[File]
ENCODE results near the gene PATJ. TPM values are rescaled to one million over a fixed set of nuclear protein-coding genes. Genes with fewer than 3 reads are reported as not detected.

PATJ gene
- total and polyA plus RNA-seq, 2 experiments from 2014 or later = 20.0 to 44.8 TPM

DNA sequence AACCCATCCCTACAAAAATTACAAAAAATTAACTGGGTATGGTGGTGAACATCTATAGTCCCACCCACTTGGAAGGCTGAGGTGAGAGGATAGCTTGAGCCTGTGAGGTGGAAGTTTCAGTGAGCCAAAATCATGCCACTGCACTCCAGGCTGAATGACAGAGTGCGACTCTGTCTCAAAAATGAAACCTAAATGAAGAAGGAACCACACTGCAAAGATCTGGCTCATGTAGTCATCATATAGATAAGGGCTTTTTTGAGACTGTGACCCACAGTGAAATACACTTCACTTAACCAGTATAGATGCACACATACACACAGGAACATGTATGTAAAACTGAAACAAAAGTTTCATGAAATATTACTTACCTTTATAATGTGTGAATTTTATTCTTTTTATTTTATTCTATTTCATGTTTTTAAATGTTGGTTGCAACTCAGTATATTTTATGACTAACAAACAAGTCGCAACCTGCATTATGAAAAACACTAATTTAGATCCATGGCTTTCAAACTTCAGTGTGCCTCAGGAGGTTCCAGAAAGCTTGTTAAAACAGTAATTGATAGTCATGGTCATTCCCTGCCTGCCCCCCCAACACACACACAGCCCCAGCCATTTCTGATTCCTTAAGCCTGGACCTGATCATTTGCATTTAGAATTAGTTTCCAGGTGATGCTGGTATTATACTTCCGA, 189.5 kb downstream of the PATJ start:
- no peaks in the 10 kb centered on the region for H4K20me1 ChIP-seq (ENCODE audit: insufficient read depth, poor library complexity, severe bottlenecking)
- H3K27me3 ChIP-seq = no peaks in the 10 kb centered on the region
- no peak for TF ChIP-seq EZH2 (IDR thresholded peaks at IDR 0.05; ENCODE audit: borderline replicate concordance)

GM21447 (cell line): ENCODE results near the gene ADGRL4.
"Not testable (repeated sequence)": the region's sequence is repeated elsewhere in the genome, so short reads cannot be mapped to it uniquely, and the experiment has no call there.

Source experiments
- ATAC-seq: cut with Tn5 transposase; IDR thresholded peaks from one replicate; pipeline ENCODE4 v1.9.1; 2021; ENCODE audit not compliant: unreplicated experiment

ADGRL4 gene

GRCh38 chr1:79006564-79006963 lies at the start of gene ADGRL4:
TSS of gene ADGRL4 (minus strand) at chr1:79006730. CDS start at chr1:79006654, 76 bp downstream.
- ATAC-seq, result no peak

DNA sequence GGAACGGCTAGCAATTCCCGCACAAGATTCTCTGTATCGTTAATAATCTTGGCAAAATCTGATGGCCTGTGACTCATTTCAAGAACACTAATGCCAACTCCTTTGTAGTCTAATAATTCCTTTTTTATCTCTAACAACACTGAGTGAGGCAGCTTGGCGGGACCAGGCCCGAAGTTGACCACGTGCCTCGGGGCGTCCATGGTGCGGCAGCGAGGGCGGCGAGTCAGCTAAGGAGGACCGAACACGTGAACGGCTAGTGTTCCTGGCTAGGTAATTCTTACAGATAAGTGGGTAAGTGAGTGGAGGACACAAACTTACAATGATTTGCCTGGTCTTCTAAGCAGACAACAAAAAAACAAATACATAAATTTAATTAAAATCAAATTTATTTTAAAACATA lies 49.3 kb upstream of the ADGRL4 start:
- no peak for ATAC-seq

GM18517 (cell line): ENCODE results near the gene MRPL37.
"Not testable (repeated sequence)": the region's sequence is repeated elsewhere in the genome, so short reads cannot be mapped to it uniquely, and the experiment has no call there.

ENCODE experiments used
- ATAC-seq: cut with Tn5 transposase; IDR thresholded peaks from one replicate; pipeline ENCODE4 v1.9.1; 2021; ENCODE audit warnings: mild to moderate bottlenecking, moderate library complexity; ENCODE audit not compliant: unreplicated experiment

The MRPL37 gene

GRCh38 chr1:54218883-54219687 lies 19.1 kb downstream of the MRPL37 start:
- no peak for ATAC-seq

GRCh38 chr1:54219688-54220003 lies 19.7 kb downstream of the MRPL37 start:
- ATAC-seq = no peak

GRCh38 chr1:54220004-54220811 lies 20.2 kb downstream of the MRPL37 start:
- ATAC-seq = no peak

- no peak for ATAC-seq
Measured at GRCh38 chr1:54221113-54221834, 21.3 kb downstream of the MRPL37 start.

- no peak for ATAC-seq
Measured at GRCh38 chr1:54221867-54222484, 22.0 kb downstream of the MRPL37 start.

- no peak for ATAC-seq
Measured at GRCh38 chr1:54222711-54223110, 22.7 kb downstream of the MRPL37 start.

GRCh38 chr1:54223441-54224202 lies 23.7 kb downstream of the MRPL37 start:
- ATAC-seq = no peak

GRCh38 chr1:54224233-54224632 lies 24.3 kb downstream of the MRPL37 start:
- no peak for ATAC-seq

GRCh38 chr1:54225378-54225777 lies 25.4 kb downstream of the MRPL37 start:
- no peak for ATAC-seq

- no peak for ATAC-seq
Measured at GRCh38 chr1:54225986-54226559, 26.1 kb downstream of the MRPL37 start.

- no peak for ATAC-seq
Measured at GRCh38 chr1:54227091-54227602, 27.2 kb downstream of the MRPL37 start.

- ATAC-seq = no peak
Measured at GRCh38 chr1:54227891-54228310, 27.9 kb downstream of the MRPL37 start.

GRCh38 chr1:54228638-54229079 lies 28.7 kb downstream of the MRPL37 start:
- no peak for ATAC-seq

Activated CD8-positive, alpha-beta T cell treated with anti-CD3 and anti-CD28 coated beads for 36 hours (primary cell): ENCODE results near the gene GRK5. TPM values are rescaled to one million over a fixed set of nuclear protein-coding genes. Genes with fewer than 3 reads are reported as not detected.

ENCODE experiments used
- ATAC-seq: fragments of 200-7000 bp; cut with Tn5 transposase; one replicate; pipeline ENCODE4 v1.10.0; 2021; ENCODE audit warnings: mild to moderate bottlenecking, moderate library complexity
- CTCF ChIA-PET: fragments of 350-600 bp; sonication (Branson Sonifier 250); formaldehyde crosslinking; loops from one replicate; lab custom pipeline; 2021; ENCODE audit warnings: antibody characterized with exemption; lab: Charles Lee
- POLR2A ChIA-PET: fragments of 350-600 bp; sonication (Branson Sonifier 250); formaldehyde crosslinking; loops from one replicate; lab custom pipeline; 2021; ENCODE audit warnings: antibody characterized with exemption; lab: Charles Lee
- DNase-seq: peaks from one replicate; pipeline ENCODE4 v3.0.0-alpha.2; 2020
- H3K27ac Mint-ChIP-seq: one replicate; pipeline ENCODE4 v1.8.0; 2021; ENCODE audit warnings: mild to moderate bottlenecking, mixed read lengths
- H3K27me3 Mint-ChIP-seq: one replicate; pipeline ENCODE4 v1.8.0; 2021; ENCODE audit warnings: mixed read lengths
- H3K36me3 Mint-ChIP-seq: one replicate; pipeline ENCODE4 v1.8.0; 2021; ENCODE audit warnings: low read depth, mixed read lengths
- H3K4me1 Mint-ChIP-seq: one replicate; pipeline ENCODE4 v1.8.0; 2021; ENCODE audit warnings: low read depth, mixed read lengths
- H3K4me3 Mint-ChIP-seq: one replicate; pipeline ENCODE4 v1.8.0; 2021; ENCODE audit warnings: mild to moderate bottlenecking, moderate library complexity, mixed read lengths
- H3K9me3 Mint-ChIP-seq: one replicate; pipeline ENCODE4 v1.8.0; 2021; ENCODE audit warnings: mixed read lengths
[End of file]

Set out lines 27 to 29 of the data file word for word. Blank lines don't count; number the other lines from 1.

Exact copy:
GRCh38 chr1:54220004-54220811 lies 20.2 kb downstream of the MRPL37 start:
- ATAC-seq = no peak

- no peak for ATAC-seq